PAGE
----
Cheat Sheet: Minimum Viable Product

Minimum Viable Product - Marshmellow toasterConcept:        Minimum Viable Product

Skill Goal:     Be able to test a product hypothesis with minimal resources

The minimum viable product is that version of a new product which allows a team to collect the maximum amount of validated learning about customers with the least effort.” – Eric Ries

  • An MVP is not necessarily a functioning product which solves a customer problem. The purpose is only to accelerate learning.
  • There must be some form of measurement in order for there to be any learning. This may be notes taken, web-site visitor statistics, or any other method relevant to the product.
  • Surveys and focus groups are sometimes criticized as bad MVPs as they are prone to misinterpretation, group think, and leading questions. If the results from an MVP test can indicate that the product should not be built, then it is a real test and MVP.
  • Results are often open to interpretation.


Example: Smoke Test

A smoke test is most often a one page website which describes the product and request the visitor to signup to a mailing list. Quick iterations by changing the product or feature description and measuring the signup conversion rate can provide vast accelerating learning about what customers are interested in. usually lists several new websites employing this method daily.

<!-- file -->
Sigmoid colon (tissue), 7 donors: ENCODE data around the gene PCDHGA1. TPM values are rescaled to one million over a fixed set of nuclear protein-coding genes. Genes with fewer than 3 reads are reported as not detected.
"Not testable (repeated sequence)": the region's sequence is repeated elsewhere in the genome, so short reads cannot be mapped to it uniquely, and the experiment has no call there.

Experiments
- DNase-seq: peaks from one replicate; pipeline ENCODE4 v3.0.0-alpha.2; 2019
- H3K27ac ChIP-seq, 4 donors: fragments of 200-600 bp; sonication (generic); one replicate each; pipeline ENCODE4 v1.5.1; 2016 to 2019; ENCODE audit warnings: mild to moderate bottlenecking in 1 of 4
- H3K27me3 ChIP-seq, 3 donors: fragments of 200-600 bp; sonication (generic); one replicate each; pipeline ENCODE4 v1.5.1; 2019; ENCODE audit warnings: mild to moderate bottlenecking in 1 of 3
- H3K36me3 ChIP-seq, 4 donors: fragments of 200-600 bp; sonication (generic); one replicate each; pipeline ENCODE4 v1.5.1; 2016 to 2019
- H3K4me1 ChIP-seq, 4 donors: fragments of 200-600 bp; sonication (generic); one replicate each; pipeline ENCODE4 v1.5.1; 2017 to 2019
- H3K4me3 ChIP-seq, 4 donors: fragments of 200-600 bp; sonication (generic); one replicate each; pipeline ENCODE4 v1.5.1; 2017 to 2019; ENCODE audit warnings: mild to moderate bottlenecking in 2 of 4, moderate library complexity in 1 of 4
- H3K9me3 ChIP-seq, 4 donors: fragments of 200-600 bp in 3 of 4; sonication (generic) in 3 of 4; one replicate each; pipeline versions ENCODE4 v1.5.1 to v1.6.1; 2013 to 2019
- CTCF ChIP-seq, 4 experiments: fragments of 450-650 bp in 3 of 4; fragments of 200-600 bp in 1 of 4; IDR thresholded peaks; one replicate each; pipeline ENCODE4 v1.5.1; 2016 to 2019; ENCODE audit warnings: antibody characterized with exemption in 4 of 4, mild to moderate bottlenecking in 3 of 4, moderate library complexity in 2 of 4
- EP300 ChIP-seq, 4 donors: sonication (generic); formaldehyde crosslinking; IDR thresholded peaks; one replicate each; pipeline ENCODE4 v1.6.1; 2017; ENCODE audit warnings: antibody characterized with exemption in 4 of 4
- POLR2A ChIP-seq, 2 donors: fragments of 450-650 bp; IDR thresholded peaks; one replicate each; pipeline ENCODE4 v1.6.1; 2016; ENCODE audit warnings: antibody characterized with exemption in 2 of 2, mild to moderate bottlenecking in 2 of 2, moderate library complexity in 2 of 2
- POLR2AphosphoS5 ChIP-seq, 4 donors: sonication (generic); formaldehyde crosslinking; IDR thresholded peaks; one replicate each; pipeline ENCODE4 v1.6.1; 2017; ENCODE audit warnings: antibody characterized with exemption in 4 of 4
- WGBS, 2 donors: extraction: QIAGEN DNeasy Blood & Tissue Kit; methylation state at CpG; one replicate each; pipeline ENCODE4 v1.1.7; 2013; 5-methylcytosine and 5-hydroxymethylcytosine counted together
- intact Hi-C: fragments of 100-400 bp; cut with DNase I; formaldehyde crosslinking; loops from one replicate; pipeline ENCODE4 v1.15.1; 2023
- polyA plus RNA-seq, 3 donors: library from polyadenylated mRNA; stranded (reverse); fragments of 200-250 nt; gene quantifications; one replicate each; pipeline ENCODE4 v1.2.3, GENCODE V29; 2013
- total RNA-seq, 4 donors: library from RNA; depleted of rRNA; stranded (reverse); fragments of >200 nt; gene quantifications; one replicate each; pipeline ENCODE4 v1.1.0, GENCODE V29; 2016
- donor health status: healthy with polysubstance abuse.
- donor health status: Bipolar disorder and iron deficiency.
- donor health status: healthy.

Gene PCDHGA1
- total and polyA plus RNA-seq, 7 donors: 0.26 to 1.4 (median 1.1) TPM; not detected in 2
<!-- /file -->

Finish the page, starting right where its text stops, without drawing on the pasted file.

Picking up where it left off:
Example: Concierge Test

A concierge test is often used for services. The entrepreneur attempts to charge a customer for manually performing the service without any product development.

e.g. A website radio service which plays songs according to the customer’s individual taste could test pricing by physically sitting with the customer and constructing a playlist on the fly based on the customer’s existing music selection as well as their visible emotional reactions to the music.

If the customer is unwilling to pay a minimal amount for their own personal DJ, the likelihood of paying for a less personal web service to perform the same task is very low.


Additional readings:

Individual Exercises:

  1. Define the Minimum Viable Product for your own product hypothesis.
  • What criteria will you use to validate the hypothesis?
  • What would you consider successful validation based on those criteria?
  • Can the MVP fail to meet the criteria?
  • What
  • Can you remove any features?
  1. Define the Minimum Viable Product for:
  • Yelp
  • Ford (before cars existed)
  • Google
  • A Thai restaurant in Mexico City

Group Exercises:

  1. Explain one member’s product hypothesis but not he MVP to the group. Each member of the group should define an MVP for that product.
  • Which MVP requires the least amount of effort to implement?
  • Which MVP provides the most learning?
  1. As a group, construct an MVP for a product / service of your choice. Some ideas:
  • An energy efficient air-conditioner which reduces costs by 50%
  • A web service to filter out advertising from Twitter.
  • A new psychology technique to help people with schitzophrenia.


Thought / Discussion Exercises:

  1. Under what circumstances will you learn more about customer needs by implementing more features?
  2. Should you charge customers to use a Minimum Viable Product?
  3. What products / services will not be testable with a smoke test?
  4. What products / services will not be testable with a concierge test?
  5. What would you consider as a good Minimum Viable Product example?